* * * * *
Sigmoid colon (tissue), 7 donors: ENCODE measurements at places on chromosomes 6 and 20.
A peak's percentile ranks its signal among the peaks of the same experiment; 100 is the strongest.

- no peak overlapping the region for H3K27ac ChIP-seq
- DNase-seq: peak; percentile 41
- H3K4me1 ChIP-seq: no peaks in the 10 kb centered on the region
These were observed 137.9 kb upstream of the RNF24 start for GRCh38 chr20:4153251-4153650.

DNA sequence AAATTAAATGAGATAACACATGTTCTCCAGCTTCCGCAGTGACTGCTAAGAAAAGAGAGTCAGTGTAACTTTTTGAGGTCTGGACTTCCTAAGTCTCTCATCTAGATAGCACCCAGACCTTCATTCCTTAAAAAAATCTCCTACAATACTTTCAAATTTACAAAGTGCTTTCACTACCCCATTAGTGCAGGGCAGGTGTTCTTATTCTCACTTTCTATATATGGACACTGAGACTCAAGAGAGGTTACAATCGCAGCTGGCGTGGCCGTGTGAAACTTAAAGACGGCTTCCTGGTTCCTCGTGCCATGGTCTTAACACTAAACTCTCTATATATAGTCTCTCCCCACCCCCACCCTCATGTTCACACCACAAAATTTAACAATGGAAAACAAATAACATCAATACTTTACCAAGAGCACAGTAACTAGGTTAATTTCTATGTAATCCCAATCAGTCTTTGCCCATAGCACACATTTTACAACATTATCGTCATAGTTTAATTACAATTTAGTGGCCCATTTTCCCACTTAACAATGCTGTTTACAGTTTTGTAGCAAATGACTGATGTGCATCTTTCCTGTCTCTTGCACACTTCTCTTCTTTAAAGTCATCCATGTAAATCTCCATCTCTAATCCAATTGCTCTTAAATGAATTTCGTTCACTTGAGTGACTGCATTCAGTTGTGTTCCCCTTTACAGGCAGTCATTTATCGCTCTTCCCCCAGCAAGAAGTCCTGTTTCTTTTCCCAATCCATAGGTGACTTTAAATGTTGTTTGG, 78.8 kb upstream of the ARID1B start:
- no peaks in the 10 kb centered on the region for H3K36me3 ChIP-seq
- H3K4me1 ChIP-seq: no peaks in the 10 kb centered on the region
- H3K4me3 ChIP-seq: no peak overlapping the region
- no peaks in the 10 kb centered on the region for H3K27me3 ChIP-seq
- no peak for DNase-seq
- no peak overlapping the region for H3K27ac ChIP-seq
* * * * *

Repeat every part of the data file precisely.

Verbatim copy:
Sigmoid colon (tissue), 7 donors: ENCODE measurements at places on chromosomes 6 and 20.
A peak's percentile ranks its signal among the peaks of the same experiment; 100 is the strongest.

- no peak overlapping the region for H3K27ac ChIP-seq
- DNase-seq: peak; percentile 41
- H3K4me1 ChIP-seq: no peaks in the 10 kb centered on the region
These were observed 137.9 kb upstream of the RNF24 start for GRCh38 chr20:4153251-4153650.

DNA sequence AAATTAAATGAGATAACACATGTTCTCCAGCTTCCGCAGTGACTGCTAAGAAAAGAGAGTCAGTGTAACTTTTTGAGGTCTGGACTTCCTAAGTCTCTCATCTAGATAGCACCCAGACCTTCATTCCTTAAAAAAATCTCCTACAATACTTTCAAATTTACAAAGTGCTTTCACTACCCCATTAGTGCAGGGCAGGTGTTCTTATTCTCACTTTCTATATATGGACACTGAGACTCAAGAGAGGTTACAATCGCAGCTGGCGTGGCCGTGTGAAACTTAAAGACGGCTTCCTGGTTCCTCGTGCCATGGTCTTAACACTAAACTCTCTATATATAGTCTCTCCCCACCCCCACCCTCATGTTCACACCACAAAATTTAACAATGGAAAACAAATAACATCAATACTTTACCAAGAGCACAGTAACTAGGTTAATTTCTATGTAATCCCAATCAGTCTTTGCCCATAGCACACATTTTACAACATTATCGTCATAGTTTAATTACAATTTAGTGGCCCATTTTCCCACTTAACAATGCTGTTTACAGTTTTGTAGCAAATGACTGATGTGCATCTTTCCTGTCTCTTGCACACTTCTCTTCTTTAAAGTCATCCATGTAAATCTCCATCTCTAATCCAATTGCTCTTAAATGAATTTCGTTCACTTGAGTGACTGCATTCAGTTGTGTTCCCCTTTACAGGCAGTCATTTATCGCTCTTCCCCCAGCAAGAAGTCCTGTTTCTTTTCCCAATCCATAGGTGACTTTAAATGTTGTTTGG, 78.8 kb upstream of the ARID1B start:
- no peaks in the 10 kb centered on the region for H3K36me3 ChIP-seq
- H3K4me1 ChIP-seq: no peaks in the 10 kb centered on the region
- H3K4me3 ChIP-seq: no peak overlapping the region
- no peaks in the 10 kb centered on the region for H3K27me3 ChIP-seq
- no peak for DNase-seq
- no peak overlapping the region for H3K27ac ChIP-seq